But the clause doesn’t really seem designed to extend the statute of limitations. Among other reasons, the clause defines when claims for payment become “void.” That’s not the effect of the statute of limitations, which simply provides a defense to any lawsuit. The statute doesn’t negate the claim. For example, the law will often enforce a new promise to pay a debt even if claims under the original debt are now time-barred. So perhaps a better way to understand the clause is that it sets an outer boundary on claims, so that they cannot be pursued at all, even if the law would otherwise allow it, unless “presentation for payment is made” (whatever that means) within the prescription period. Although we aren’t positive, we are guessing this is how the interim government understands the clause.

A final puzzle is that Venezuela’s bonds seem to include different prescription periods. So far as we can tell, the dividing line is that most outstanding bonds were issued pursuant to fiscal agency agreement dating from 2001. Prior bonds were issued under earlier fiscal agency agreements with somewhat different provisions.


As Mark and others state if we use the glasses of New York Law and legal logic it is perplexing to comprehend the prescription clause present in bonds issued by Venezuela.

There is however a simple explanation regarding the genesis of this language into the prospectus of most bonds issued by Venezuela this century -- the only exception was the $1 billion issuance of the 9.375% 2034 bond in January 2004 with JPMorgan as underwriter and bookrunner which naturally gravitated the bonds to JPMorgan Chase Bank, N. A. as Fiscal Agent using the 1998 FAA which excludes this issue (as opposed to the Deutsche Bank Fiscal Agency Agreement of 2001 -- amended in 2003, 2005 and 2007).

The origin of the prescription clause can be traced to the “Organic Law of the Financial Administration of the Public Sector” (*) approved on September 5, 2000 which was part of a process of reorganization of the public sector established by decree of the National Constitutional Assembly of 1999. The law in its article 99 states (free translation):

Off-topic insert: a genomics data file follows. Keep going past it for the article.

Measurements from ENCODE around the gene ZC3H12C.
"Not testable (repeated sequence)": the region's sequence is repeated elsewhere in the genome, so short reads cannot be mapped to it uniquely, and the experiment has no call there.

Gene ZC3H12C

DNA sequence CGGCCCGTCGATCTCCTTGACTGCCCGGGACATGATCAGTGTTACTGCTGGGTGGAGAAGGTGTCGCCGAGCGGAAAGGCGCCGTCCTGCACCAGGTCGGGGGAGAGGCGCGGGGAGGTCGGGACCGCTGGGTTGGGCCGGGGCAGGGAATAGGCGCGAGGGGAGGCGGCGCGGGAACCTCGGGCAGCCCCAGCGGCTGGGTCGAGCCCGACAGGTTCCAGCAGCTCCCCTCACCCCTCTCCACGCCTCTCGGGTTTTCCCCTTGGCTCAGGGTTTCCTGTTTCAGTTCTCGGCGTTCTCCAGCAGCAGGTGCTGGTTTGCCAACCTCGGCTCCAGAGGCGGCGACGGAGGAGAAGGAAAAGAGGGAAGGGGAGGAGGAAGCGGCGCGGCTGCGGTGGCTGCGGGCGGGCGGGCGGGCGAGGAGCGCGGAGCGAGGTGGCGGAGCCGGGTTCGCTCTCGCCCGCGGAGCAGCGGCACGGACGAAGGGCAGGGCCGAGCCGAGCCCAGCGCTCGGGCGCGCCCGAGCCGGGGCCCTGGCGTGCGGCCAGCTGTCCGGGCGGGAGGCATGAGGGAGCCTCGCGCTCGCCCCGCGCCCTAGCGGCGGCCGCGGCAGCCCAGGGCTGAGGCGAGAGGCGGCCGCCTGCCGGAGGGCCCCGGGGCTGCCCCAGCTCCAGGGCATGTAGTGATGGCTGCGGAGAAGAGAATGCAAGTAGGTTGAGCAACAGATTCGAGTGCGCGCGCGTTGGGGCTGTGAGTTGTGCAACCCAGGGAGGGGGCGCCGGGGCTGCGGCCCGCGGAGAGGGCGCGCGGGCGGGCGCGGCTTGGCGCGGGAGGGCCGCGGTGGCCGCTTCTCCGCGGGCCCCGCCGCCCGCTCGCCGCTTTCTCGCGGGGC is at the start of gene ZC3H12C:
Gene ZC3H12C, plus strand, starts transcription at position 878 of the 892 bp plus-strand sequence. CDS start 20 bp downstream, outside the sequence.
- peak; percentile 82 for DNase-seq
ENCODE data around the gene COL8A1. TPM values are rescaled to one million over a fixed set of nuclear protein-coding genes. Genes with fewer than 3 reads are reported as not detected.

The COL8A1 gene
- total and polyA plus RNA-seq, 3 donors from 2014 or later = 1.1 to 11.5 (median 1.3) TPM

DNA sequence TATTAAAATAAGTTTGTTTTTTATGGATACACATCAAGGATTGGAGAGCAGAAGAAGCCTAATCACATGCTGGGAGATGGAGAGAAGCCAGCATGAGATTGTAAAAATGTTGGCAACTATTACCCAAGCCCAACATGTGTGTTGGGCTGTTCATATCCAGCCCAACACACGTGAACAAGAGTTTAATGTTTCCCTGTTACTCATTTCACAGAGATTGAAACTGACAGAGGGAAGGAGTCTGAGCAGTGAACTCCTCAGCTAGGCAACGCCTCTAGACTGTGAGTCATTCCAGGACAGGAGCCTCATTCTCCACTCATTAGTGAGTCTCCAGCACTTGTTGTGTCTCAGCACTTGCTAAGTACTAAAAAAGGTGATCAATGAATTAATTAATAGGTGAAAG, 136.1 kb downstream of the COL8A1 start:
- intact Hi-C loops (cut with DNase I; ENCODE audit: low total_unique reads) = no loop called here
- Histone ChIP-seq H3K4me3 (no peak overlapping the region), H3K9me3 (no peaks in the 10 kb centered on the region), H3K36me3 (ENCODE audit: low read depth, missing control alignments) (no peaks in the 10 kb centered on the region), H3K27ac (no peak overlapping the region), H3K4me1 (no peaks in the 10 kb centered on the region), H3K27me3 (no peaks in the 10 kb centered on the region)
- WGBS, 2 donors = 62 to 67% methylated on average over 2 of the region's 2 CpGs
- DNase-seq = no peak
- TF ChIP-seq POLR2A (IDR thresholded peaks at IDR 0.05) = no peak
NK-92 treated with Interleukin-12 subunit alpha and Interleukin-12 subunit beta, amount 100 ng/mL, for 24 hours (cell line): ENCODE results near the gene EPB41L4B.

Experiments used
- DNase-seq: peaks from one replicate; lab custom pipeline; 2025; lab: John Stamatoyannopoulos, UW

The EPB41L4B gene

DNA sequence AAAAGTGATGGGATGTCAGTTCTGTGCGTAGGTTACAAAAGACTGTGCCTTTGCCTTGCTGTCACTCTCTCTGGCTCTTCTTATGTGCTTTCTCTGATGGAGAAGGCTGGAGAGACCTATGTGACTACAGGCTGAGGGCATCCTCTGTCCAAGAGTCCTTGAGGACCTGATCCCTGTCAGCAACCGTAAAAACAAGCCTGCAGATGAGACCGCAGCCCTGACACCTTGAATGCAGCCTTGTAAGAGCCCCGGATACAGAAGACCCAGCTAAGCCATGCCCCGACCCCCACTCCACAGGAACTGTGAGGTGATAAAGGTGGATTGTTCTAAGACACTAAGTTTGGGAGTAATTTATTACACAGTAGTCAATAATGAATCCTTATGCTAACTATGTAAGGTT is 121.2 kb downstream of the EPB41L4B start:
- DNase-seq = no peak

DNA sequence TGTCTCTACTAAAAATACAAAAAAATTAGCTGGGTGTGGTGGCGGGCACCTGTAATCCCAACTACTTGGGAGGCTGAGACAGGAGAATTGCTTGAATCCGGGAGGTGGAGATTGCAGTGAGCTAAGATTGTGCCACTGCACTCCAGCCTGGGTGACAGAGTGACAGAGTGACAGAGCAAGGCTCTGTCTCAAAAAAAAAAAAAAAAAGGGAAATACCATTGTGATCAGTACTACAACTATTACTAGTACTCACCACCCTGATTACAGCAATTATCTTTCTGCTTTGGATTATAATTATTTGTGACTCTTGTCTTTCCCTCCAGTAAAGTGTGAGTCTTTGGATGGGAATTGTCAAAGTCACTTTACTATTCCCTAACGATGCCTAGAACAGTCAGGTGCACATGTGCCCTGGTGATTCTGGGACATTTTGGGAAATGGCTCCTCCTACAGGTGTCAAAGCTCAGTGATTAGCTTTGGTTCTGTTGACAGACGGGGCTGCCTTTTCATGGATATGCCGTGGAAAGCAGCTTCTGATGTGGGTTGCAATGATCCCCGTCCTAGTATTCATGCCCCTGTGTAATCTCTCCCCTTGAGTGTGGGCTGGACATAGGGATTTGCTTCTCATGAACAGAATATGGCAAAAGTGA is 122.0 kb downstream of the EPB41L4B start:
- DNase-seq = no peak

"The obligations from the public debt issued or the securities that represent it prescribe at 10 years; the interest or the coupons representative of these prescribe after three years. Both periods will run from the respective due date of the obligations.”
(*) For the law in Spanish please see: https://www.oas.org/juridico/spanish/ven_res35.pdf

As an amateur student of legal matters related to bonded debt, I would like to hear from Mark and any others that feel excited to join the discussion.

A few issues between many in my mind:
a) Does local law matter at all?
b) Might there be any basis for Venezuela to attempt lowering nominal claims under this clause which is codified in an important “organic” local law that investors know or should have known at the time of issuance? The Spanish text does not have inconsistencies but its sloppy literal translation with the add on of “whichever is the later of… …such payment first becomes due… and, the date on which, the full amount having been so received…”
c) Does it change anything the fact that Maduro’s de-facto administration of Venezuela (not legally recognised in the US) has raised the issue and seems to acknowledge the application of a prescription? After all, bondholders cannot at this point claim ignorance about this controversial issue.

OK. Good debate. However, let us get to the action: what advice would you give to private individuals or small investors. Should they sign the proposed NEW AGREEMENT TO INTERRUPT THE PRESCRIPTION PERIODS IN PDVSA BONDS or they ignore it? And why? Big guys Goldman Sachs style have an army of lawyers to deal with the issue. Thousands of small, mainly European investors do not. Thank you for your take here.